Child Custody and Religion

by Linda Robayo

When parents of different faiths separate, how do courts decide whose religion the children will follow?

When parents of different faiths separate, they don't always agree on whose religion the children will follow. With increasing numbers of interfaith marriages and high divorce rates, this topic has recently been argued in courtrooms across the country. The results? A hodgepodge of decisions that lack national uniformity, leaving parents at the mercy of a court's discretion.

The Rights of Parents vs. The Best Interests of the Child

When called upon to resolve disputes between separated or divorced parents who disagree about the religious upbringing of their children, courts attempt to balance competing concerns. On one hand, courts must protect an individual's First Amendment right to the free exercise of religion as well as a parent's right to raise his or her child as he or she wishes, as long as those parenting choices do not endanger the welfare of the child. On the other hand, when making decisions about custody and visitation arrangements, courts must protect the best interests of the child.

When one parent complains that the other parent's religious activities are not in the best interests of the child, courts have the difficult task of deciding whether it is necessary to encroach upon the parent's First Amendment and parenting rights by limiting that parent's religious activities.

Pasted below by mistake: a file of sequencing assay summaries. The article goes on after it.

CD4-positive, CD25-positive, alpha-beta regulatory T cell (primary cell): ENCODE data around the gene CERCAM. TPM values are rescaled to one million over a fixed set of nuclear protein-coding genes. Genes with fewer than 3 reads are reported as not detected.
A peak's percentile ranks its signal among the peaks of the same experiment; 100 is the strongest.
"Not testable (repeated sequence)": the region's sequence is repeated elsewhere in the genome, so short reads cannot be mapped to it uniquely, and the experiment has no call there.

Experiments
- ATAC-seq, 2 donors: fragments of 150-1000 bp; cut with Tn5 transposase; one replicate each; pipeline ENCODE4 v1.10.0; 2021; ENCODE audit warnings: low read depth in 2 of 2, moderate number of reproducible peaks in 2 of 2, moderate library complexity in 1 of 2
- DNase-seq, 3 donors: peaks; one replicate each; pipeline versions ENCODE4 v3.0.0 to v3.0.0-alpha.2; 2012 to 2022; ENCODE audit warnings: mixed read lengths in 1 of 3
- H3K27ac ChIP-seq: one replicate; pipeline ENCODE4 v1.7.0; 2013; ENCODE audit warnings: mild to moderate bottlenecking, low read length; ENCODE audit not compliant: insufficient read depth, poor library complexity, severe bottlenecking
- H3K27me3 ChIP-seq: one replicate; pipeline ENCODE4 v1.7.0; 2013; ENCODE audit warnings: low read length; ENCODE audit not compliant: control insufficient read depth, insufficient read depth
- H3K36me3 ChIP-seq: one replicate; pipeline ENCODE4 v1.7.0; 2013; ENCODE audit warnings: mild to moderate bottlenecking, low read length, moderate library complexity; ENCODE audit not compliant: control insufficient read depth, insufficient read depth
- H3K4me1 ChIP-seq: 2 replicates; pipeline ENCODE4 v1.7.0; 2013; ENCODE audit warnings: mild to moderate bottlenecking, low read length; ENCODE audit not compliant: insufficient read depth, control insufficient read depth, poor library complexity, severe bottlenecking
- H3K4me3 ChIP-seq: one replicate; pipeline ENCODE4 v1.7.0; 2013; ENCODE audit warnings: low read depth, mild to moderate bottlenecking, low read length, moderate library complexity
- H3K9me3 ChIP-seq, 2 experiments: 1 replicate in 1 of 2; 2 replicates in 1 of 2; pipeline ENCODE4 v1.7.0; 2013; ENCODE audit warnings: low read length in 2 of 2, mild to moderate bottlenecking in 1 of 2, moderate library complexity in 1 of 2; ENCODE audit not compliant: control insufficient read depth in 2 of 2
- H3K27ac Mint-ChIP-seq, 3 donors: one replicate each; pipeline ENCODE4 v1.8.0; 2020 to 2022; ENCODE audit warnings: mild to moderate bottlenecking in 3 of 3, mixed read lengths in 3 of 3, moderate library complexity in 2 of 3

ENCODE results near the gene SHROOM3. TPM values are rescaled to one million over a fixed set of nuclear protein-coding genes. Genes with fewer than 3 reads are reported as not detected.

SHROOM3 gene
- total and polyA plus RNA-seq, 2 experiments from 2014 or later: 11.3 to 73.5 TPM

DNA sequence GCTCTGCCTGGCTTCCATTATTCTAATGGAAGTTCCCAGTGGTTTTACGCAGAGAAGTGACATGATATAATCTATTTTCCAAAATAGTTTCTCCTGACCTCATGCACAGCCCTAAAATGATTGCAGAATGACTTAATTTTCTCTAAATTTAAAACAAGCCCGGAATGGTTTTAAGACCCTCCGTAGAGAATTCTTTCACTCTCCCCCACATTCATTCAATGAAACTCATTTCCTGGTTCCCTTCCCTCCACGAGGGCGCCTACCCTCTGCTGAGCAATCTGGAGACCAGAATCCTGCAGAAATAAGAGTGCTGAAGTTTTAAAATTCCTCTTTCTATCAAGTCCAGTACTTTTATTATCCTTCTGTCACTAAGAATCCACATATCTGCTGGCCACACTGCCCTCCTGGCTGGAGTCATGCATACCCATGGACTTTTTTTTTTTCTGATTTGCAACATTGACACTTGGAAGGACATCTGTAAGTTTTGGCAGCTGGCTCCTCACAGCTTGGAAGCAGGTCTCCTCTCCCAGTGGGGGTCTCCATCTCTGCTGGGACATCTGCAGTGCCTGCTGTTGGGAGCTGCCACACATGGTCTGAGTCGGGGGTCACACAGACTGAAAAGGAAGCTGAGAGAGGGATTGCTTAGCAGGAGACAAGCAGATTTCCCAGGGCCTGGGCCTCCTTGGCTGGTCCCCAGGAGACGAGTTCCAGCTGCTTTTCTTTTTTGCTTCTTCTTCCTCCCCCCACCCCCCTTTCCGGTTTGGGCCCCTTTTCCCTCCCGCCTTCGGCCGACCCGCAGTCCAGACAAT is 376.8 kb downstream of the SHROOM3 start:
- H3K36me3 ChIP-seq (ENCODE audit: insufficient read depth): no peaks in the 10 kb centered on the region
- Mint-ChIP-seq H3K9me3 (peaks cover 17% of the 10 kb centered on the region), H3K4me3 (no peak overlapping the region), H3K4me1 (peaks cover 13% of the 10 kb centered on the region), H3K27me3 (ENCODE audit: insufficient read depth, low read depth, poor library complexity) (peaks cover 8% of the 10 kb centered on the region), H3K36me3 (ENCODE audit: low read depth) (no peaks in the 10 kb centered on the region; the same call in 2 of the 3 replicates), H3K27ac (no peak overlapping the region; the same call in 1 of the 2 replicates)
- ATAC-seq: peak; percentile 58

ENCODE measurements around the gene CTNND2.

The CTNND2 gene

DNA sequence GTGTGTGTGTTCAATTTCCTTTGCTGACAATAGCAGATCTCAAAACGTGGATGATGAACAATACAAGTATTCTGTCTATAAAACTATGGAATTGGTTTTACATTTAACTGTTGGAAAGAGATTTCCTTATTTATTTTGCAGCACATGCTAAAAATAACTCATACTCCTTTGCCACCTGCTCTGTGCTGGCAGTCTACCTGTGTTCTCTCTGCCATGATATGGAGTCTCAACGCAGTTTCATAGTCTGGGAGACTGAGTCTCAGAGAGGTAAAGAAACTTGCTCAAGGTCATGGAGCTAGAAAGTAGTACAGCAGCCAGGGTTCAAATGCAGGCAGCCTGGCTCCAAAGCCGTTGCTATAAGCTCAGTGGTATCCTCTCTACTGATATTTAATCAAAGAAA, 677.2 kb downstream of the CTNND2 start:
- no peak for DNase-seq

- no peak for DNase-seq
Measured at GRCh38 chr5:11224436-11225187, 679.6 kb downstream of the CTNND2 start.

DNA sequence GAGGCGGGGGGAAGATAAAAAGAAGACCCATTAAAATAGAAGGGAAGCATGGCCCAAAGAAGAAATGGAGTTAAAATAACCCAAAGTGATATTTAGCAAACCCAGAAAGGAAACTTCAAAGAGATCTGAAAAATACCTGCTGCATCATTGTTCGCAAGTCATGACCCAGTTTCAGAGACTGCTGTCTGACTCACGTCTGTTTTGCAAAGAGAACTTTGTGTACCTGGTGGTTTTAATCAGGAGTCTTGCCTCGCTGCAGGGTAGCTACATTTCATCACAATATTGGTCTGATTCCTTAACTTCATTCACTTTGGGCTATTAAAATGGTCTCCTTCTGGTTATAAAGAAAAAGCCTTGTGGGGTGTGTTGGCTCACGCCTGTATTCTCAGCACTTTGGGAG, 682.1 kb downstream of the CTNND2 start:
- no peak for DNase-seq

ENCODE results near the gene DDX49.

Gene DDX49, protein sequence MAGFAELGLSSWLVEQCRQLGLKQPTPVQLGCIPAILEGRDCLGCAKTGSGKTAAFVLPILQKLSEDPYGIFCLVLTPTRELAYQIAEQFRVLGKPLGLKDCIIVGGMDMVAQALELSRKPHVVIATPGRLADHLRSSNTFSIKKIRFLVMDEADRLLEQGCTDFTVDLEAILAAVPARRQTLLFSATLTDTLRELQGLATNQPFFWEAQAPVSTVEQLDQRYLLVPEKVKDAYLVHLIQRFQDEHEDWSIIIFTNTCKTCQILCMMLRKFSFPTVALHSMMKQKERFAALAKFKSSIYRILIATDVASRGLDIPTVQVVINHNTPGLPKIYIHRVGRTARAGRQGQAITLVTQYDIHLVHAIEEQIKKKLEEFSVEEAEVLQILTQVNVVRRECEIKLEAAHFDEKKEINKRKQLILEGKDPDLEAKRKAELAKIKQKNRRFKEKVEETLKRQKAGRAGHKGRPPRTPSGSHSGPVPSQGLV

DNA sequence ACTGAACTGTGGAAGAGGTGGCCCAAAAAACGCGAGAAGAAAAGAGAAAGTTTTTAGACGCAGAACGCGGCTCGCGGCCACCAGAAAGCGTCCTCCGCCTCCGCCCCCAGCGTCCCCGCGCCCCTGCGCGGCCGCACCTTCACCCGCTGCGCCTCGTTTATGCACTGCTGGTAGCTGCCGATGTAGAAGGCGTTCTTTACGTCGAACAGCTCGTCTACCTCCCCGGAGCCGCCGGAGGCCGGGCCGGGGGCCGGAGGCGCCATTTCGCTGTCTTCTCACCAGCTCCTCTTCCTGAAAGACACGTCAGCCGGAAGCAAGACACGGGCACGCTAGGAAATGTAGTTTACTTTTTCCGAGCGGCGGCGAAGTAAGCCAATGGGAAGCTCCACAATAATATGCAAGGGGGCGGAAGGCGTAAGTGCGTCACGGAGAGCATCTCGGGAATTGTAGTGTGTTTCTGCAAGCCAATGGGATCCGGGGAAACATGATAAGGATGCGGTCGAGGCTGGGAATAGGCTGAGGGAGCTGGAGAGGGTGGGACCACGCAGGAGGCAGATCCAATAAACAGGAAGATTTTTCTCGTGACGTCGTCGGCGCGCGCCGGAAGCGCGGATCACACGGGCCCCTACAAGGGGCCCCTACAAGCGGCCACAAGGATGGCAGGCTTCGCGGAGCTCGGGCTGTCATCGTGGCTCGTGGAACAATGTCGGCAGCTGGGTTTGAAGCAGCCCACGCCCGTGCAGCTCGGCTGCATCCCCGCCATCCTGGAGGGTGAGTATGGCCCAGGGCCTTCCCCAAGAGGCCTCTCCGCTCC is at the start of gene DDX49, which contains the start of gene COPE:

The Law in Religion and Custody Cases

Because the United States Supreme Court has not yet decided a case involving religious upbringing and custody, there is no uniform national law. Instead, the law varies from state to state. Most state courts apply one of the following three legal standards when deciding these cases:

  • Actual or Substantial Harm. The court will restrict a parent's First Amendment or parenting rights only if that parent's religious practices cause actual or substantial harm to the child.
  • Risk of Harm. The court may restrict a parent's First Amendment or parenting rights if that parent's religious practices might harm the child in the future.
  • No Harm Required. The custodial parent's right to influence the religious upbringing of her children is considered exclusive. If the custodial parent objects to the non-custodial parent's religious activities, that's the end of it: The court will defer to the custodial parent's wishes.

Finally, when deciding a dispute about religious upbringing, courts may consider any oral or written agreements that the couple previously made regarding this issue. However, again, how courts treat these agreements varies by state.

The Actual or Substantial Harm Standard

Courts applying this standard will restrict a parent's religious activities only if the other parent proves that those activities cause substantial or actual harm to the child. This standard is used in many states, including California, Colorado, Florida, Idaho, Indiana, Iowa, Maryland, Massachusetts, Montana, Nebraska, New Jersey, New York, North Dakota, Ohio, Rhode Island, Utah, Vermont and Washington.

Some states, such as Maryland and Ohio, may use the term "actual harm" in one case and "substantial harm" in another, even when the facts are similar. Other states treat actual harm and substantial harm as two separate standards. This may sound confusing, but in reality, the difference between the terms is minimal, and courts often use the language interchangeably. Just remember this: No matter what terminology these courts use, they all look for tangible evidence of harm to the child's physical or mental health.

The cases discussed in this section provide examples of how courts following the actual or substantial harm standard may rule in various situations. Keep in mind that these decisions do not have to be followed by courts in other states or, sometimes, in the same state that the decision came from.